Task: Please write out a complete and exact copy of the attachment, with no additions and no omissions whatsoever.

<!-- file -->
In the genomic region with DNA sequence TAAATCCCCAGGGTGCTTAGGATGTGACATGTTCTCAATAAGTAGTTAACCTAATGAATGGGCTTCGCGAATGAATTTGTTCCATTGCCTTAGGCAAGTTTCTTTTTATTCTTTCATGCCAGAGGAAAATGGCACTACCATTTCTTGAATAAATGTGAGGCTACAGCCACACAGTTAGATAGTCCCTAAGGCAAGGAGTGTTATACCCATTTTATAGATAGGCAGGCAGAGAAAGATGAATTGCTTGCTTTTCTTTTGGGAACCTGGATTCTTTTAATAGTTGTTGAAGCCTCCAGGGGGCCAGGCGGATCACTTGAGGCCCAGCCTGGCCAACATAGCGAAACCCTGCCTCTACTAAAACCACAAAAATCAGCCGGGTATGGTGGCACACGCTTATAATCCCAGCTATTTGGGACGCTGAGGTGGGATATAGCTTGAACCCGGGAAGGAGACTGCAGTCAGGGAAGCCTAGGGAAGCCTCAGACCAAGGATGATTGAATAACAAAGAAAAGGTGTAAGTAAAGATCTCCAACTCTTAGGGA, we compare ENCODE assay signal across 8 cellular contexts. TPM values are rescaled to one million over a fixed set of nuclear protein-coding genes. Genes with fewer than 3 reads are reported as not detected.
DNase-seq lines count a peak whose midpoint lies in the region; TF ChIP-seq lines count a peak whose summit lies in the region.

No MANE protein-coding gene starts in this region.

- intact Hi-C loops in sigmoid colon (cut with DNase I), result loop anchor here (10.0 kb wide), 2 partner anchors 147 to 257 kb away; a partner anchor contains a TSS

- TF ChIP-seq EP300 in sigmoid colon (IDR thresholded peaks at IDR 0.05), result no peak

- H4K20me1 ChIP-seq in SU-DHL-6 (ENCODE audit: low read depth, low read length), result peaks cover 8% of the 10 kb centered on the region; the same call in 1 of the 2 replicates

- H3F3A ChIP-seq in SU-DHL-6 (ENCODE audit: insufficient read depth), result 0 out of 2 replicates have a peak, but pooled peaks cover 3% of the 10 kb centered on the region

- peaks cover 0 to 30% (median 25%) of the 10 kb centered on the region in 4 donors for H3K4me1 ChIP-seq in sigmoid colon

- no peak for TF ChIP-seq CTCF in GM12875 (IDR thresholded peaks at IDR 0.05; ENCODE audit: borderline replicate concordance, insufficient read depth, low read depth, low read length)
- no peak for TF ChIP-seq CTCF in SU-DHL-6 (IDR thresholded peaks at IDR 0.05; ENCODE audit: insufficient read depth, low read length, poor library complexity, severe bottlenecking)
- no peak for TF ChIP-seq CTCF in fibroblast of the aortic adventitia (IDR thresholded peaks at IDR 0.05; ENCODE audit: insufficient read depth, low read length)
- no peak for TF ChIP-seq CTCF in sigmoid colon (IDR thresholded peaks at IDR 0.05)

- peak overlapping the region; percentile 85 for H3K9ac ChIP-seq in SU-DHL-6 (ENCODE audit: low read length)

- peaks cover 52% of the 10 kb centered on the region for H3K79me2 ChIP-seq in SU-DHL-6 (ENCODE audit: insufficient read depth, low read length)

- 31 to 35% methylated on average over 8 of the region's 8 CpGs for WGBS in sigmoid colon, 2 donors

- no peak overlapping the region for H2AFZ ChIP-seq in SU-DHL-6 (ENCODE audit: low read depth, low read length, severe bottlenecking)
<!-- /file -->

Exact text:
In the genomic region with DNA sequence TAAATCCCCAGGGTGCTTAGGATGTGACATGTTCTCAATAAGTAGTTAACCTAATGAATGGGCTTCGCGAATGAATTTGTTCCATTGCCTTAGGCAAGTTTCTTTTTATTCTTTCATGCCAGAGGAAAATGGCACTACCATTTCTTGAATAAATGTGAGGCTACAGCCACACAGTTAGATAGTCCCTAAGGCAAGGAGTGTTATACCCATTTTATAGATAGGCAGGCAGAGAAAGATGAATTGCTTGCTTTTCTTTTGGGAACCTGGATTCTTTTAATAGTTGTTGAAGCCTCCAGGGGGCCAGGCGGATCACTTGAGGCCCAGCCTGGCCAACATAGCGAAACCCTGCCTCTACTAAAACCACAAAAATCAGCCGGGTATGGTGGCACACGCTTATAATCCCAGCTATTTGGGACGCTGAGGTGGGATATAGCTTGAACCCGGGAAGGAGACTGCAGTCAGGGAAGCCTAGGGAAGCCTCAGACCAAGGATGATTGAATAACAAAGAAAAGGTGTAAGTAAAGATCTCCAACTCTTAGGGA, we compare ENCODE assay signal across 8 cellular contexts. TPM values are rescaled to one million over a fixed set of nuclear protein-coding genes. Genes with fewer than 3 reads are reported as not detected.
DNase-seq lines count a peak whose midpoint lies in the region; TF ChIP-seq lines count a peak whose summit lies in the region.

No MANE protein-coding gene starts in this region.

- intact Hi-C loops in sigmoid colon (cut with DNase I), result loop anchor here (10.0 kb wide), 2 partner anchors 147 to 257 kb away; a partner anchor contains a TSS

- TF ChIP-seq EP300 in sigmoid colon (IDR thresholded peaks at IDR 0.05), result no peak

- H4K20me1 ChIP-seq in SU-DHL-6 (ENCODE audit: low read depth, low read length), result peaks cover 8% of the 10 kb centered on the region; the same call in 1 of the 2 replicates

- H3F3A ChIP-seq in SU-DHL-6 (ENCODE audit: insufficient read depth), result 0 out of 2 replicates have a peak, but pooled peaks cover 3% of the 10 kb centered on the region

- peaks cover 0 to 30% (median 25%) of the 10 kb centered on the region in 4 donors for H3K4me1 ChIP-seq in sigmoid colon

- no peak for TF ChIP-seq CTCF in GM12875 (IDR thresholded peaks at IDR 0.05; ENCODE audit: borderline replicate concordance, insufficient read depth, low read depth, low read length)
- no peak for TF ChIP-seq CTCF in SU-DHL-6 (IDR thresholded peaks at IDR 0.05; ENCODE audit: insufficient read depth, low read length, poor library complexity, severe bottlenecking)
- no peak for TF ChIP-seq CTCF in fibroblast of the aortic adventitia (IDR thresholded peaks at IDR 0.05; ENCODE audit: insufficient read depth, low read length)
- no peak for TF ChIP-seq CTCF in sigmoid colon (IDR thresholded peaks at IDR 0.05)

- peak overlapping the region; percentile 85 for H3K9ac ChIP-seq in SU-DHL-6 (ENCODE audit: low read length)

- peaks cover 52% of the 10 kb centered on the region for H3K79me2 ChIP-seq in SU-DHL-6 (ENCODE audit: insufficient read depth, low read length)

- 31 to 35% methylated on average over 8 of the region's 8 CpGs for WGBS in sigmoid colon, 2 donors

- no peak overlapping the region for H2AFZ ChIP-seq in SU-DHL-6 (ENCODE audit: low read depth, low read length, severe bottlenecking)